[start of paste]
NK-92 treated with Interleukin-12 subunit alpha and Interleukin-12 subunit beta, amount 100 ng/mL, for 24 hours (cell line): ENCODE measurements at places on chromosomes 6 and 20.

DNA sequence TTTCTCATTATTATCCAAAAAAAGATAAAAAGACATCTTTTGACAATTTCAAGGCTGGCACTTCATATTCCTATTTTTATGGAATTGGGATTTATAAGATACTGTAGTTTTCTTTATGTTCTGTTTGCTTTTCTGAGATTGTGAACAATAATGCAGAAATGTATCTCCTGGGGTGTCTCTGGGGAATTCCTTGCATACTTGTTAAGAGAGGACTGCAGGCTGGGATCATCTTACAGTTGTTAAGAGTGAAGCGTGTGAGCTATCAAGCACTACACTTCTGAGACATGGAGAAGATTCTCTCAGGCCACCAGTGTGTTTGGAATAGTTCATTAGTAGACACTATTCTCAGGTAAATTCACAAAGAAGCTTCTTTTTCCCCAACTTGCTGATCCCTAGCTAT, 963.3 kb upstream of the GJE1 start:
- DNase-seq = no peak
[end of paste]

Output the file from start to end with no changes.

NK-92 treated with Interleukin-12 subunit alpha and Interleukin-12 subunit beta, amount 100 ng/mL, for 24 hours (cell line): ENCODE measurements at places on chromosomes 6 and 20.

DNA sequence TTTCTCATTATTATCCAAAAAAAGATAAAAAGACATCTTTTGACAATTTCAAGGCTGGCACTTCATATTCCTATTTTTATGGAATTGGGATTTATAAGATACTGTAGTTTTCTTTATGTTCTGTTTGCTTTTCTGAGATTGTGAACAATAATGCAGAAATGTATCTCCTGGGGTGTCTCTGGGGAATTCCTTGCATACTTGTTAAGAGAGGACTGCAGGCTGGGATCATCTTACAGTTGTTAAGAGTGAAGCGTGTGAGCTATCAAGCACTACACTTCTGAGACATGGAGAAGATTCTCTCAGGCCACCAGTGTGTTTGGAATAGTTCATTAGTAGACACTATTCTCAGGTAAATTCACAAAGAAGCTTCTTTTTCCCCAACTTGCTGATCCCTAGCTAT, 963.3 kb upstream of the GJE1 start:
- DNase-seq = no peak